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Asian Tribune is published by World Institute For Asian Studies|Powered by WIAS Vol. 12 No. 2903

China Goes The Extra Mile To Woo Nepal

By Rattan Saldi - Syndicate Features

President Xi Jinping was hardly back in Beijing from a two-day state visit to Kathmandu when the Himalayan nation’s Defence Minister Ishwar Pokhrel flew into the Chinese capital and signed a 2.5 billion rupee three year agreement for beefing up Nepali Army’s capacity in disaster relief. General Wei Fenghe told his remarked on the occasion that his country was always positive to extend military support to Nepal for capacity building of its army.

Neither side explained the urgency for the deal. Nor did they say why Pokhrel- Fenghe deal could not be signed when President Xi was in Kathmandu holding extensive talks with his hosts - Prime Minister K.P. Sharma Oli, President Bidya Devi Bhandari, and Communist Party of Nepal Co-Chair Pushpa Kamal Dahal. Xi also met the leader of the main opposition Nepali Congress, Sher Bahadur Deuba, who is a former Prime Minister.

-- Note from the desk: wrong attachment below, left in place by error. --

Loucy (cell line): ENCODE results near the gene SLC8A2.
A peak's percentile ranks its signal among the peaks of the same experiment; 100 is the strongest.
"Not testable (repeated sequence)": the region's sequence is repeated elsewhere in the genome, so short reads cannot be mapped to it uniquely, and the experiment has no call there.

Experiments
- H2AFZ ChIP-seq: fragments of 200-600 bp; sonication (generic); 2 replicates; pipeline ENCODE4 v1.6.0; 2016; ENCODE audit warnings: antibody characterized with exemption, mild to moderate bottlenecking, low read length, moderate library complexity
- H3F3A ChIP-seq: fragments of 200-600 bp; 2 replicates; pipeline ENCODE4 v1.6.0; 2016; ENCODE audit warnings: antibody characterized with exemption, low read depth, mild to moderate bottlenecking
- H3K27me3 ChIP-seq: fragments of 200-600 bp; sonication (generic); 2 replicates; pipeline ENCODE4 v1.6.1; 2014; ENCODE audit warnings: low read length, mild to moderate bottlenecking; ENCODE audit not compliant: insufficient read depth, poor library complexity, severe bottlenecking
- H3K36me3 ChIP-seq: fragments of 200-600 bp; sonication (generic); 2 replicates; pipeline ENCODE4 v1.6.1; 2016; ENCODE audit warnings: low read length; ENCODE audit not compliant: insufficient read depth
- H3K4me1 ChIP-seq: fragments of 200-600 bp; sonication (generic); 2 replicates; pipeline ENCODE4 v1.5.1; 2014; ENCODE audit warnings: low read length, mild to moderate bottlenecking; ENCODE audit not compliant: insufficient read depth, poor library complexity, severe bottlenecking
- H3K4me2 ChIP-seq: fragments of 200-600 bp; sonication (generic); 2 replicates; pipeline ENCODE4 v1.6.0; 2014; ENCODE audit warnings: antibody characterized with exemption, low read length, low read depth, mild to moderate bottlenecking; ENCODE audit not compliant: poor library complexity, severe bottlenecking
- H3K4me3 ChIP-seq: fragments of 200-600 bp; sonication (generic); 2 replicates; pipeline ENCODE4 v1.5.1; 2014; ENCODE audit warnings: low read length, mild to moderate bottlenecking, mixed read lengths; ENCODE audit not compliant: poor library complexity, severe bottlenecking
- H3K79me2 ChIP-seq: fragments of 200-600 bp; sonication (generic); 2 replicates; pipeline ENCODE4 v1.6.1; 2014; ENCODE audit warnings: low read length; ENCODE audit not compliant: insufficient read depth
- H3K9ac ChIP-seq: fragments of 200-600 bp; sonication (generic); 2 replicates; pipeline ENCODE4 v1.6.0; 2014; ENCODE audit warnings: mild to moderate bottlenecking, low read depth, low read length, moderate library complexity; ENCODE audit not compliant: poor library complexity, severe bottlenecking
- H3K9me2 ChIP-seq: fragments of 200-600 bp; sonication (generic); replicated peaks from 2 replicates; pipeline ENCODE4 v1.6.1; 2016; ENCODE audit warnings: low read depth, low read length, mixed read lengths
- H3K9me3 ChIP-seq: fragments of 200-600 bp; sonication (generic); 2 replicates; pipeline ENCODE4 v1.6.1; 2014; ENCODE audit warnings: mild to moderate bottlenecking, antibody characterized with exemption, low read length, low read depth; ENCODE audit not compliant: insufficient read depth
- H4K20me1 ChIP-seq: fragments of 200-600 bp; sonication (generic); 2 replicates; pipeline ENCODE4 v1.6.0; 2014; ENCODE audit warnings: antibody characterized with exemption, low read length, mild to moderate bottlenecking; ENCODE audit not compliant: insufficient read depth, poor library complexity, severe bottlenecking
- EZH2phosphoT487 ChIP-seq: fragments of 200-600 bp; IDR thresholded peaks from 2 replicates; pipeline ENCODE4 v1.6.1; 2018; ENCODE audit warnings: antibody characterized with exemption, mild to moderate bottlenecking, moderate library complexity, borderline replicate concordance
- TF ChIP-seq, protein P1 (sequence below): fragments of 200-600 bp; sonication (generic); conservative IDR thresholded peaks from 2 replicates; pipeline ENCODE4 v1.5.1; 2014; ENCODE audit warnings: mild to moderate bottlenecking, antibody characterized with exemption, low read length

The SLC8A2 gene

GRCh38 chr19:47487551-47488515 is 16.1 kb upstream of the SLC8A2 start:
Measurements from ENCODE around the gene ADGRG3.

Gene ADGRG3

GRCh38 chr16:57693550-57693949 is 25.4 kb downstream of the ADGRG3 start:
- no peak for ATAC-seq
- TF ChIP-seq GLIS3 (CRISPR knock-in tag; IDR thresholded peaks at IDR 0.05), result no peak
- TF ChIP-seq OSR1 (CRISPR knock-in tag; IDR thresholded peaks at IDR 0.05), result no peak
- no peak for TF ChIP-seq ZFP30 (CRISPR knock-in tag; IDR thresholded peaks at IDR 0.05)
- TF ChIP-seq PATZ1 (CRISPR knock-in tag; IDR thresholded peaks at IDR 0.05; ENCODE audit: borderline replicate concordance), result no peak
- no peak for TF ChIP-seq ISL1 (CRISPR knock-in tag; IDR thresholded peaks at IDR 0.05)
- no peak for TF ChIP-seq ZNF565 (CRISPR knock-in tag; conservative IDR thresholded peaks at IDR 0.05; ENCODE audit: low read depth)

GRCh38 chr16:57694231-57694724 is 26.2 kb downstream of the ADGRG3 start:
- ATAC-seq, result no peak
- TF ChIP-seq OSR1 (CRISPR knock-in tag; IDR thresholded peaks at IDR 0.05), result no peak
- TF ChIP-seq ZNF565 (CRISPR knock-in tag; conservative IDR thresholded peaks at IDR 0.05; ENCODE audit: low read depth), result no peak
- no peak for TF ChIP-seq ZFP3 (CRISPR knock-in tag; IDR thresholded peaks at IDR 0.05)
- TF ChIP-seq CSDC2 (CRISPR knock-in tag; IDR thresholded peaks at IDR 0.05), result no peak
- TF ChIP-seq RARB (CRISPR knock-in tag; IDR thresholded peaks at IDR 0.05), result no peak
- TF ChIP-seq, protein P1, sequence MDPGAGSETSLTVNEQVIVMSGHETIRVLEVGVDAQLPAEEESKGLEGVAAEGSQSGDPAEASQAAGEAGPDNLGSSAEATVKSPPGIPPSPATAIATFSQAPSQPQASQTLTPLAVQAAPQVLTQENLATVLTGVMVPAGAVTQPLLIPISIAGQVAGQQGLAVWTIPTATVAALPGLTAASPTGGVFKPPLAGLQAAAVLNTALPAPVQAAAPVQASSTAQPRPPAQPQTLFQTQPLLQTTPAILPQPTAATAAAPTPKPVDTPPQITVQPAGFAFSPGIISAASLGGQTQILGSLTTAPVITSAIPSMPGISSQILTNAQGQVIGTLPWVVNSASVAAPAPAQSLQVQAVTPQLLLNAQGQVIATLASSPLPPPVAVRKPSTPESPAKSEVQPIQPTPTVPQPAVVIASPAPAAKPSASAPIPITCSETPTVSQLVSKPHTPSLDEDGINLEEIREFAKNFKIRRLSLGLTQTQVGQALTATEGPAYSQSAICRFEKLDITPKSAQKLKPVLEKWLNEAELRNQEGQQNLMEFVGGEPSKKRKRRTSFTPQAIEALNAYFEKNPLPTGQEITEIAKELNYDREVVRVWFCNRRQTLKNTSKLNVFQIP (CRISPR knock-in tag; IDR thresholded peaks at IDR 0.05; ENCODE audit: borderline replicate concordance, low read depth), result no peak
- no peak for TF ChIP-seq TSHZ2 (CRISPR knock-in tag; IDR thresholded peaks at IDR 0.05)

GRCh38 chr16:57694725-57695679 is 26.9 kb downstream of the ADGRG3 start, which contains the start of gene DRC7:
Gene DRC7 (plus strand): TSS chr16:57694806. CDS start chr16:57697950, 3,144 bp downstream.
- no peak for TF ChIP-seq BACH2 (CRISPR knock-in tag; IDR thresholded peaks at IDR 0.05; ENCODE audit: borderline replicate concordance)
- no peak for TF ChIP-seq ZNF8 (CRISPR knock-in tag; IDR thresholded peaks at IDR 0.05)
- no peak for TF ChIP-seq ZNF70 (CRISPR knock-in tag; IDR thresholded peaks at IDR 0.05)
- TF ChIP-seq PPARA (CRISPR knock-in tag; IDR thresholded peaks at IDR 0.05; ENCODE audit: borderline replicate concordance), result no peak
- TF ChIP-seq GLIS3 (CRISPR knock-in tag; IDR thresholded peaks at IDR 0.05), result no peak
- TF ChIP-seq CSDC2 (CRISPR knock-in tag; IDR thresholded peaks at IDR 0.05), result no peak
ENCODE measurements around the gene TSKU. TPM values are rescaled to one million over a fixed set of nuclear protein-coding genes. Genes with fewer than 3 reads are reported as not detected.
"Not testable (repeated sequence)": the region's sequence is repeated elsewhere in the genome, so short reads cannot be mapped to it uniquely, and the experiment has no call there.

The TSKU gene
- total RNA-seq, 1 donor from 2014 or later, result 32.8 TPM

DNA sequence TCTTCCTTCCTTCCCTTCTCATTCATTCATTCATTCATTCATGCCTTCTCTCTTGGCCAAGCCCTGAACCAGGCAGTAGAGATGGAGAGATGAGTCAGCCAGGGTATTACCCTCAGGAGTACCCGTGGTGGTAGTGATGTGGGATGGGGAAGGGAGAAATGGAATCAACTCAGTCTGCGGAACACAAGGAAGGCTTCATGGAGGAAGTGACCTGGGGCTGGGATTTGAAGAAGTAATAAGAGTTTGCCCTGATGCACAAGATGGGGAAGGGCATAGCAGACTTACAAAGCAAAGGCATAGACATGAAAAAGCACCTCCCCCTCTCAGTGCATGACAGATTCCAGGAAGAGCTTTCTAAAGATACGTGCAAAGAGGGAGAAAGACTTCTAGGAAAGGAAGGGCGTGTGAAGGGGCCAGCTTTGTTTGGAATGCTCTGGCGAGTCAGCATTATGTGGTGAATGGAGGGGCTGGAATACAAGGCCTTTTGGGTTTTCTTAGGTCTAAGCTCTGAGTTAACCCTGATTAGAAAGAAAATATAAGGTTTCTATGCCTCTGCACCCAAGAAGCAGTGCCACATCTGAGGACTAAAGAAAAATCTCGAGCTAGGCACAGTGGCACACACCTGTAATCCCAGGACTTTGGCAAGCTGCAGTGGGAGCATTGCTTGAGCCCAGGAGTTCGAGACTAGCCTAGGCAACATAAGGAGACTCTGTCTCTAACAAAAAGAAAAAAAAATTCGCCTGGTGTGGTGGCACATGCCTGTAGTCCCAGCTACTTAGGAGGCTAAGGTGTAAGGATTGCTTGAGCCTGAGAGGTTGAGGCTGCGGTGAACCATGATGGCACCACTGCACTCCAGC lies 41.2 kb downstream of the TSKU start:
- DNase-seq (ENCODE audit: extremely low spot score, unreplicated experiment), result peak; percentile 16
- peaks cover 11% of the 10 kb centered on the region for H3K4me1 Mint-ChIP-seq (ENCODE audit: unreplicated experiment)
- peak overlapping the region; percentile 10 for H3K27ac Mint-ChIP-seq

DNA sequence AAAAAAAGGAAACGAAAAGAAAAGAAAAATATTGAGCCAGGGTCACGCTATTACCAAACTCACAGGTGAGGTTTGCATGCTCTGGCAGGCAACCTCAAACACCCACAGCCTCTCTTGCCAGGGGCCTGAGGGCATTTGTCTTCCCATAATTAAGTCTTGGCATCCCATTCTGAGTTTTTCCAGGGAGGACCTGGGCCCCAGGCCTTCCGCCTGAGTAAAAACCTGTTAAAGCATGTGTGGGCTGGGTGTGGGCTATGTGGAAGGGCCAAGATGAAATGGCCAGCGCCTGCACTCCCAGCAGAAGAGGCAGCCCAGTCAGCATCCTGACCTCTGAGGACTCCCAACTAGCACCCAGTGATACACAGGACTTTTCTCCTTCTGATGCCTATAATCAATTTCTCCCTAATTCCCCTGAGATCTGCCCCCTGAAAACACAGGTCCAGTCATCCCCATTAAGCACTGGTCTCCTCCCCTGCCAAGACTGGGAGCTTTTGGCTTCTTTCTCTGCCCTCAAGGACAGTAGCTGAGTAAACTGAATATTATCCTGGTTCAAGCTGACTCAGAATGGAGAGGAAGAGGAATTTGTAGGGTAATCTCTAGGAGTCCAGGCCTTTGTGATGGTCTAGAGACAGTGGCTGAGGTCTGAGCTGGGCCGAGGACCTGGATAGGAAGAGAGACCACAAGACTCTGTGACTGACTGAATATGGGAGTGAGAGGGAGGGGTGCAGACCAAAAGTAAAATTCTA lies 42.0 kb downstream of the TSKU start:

Marking the Xi visit, the two countries had signed twenty Memorandum of Understanding in diverse fields that range from infrastructure to agriculture and health and education. Agreement was reached on several road projects and the long awaited Trans Himalayan Multi-dimensional Connectivity Network, which includes a cross-border railway line from Kerung (China) to Kathmandu and beyond to Pokhra and Lumbini. Xi also pledged aid worth 56 billion Nepalese rupees for capacity building and development during the next two years.

Nepal is signatory to China’s flagship programme, ‘Belt and Road Initiative,’ BRI; it has identified 35 projects for this venture but has since pruned the number to just nine. Being a poor country, Nepal will look to grants in aid rather than loans to execute these BRI ventures. Moreover, there is resistance in Nepal to take up projects with loans from Chinese companies. Well, it is the fear of a debt trap that accompanies the Bamboo capitalist, wherever he goes in Asia to Africa and Latin America.